Grab your family and plan a trip to the stunning ‘Black Pioneers: Legacy in the American West’ exhibit at The James Museum, which offers viewers a vibrant, powerful — and unexpected — way to view history. Pictured above is Wendy Kendrick and her quilt, ‘Empowerment in a Tin.’ Photos courtesy of Steven Le.
BY J.A. JONES, Staff Writer
ST. PETERSBURG – The James Museum exhibit “Black Pioneers: Legacy in the American West,” a first-of-its-kind quilt-as-art-as-history exhibition, is on view until Jan. 8. A perfect family visit for the winter break, so grab your family and plan a trip to this stunning show, which offers viewers a vibrant, powerful — and unexpected — way to view history.
Curated by Dr. Carolyn L. Mazloomi, the 50 quilts — created by the Women of Color Quilters Network (WCQN) – cover the presence of Blacks in the U.S. territories of North America from as early as the 1500s.
Mazloomi has worked with these quilt artists in a variety of shows, both national and international, and the detail, skill and creative design applied to each of these works of storytelling-through-fabric manages to offer both history lessons and visual Black joy.
“Why quilts? Quilts and quilt making are important to America and Black culture in particular,” noted Mazloomi in her curator’s statement. Quilting provided practical benefits – warmth for beds and homes — as well as a way to wrap personal stories and ideas into the work.
Thought of as “women’s work,” quilting also allowed mothers and homemakers a way to produce quilts that could be sold or bartered for goods.
Mazloomi founded the nonprofit in 1985, and by 1991, she was working with the U.S. State Department. The master quilters earned designation as cultural envoys and began to exhibit and teach in Africa, South America and Europe.
WCQN’s unique way of bringing art and educational projects by weaving creative expression into the process of quilt-making has touched audiences of all ages, backgrounds, incomes and learning abilities. Its work has been honored by the United Nations and Geneva’s International Labour Department for bringing the craft of different countries and aiding the educational and economic outlook for the women and children in the communities it has worked within.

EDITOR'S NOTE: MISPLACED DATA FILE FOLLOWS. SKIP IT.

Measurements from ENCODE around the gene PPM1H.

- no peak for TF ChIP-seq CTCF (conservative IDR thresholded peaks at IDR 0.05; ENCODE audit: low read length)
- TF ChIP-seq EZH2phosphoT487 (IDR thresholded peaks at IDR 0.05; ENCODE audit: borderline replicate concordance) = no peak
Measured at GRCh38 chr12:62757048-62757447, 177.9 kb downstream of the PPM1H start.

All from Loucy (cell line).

WCQN’s “Visual Voices” project works with students throughout eight states, bringing a message of gaining self-esteem through creative expression as well as economic empowerment for those who sell and exhibit their work, and has received acclaim from the NEA, Girl Scouts of America and the National Arts Education Association.
Lauren Alisa Austin, a WCQN member who created the quilt “View from the Camp Table” for the James exhibit about the Buffalo soldiers, made her first quilt at age seven.
“I do learn a lot each time I make something,” she acknowledged, even as she noted that, at this point, she makes a living from her quilt-making. “I did learn a lot about Buffalo Soldiers, which is the subject of my cloth,” she relayed as she shared about the extensive research she immersed herself in before starting the quilt.
Having worked with Mazloomi in several shows, Austin added that she chose Buffalo Soldiers after being a part of another exhibit on a related subject.
“She gave us like a list of possible topics. And so I chose Buffalo Soldiers; I had actually done a piece before about Colonel Charles Young,” noted Austin, speaking of the Black general in charge of ninth and 10th Cavalry’s after the Civil War, those battalions sent to deal with the Indian Wars and to build the infrastructure for the national parks.
Austin’s quilt weaves a historical photo of a Buffalo soldier with his family into the quilt, noting that she found it interesting that while photos of white soldiers were usually just the man in uniform, photos of Black soldiers were usually taken with their families. She also added muscadine grapes as a favorite snack the soldiers traveling in the West might have yearned for, as well as a period soldier’s Smith and Wesson revolver.
Artist Carolyn Crump, who has multiple pieces in the exhibit, including the powerful “The Truth Hurts: Riches, Resentment, Revenge, RIOTS” focusing on the Tulsa tragedy, also spent a good amount of time researching her subject.
“I didn’t know that much about Black Wall Street, actually before I started researching. So, since I didn’t know that much about it, it took me a while,” she shared, adding that she had to parse through many sources to determine “what was true and what was false.”
Her piece is an incredibly intricate and multi-layered work. “On this piece, I really wanted to do something more than just the flat quilt. I’m a 3-D quilter, but a lot of times, they’ll tell me, ‘no, don’t go that far on it because your quilts could be problematic in shipping and especially if they go to tour to show.’ But they actually let me go full steam ahead on it.”
Weaving in images of prosperous and proud Black businessmen, fires and burning buildings, dollar bills, a Western Union telegram, “The Tulsa Daily World” newspaper and more, it’s a dense and stunning work that manages to relay the terrible history while softening the blunt force impact with its beauty.
A sixth-generation quilter, Crump’s art also includes her work as a painter, which she began in grade school.
You can learn more about all of the artists in the exhibit at https://wcqn.org/, which is also full of resources on quilting, education, and more.
“Black Pioneers: Legacy In The American West” exhibition in on view through Jan. 8 at The James Museum of Western & Wildlife Art at 150 Central Avenue. Gallery hours are from 10-5 p.m. and Tuesdays from 10-8 p.m. For more information, call 727-892-4200 or visit thejamesmuseum.org.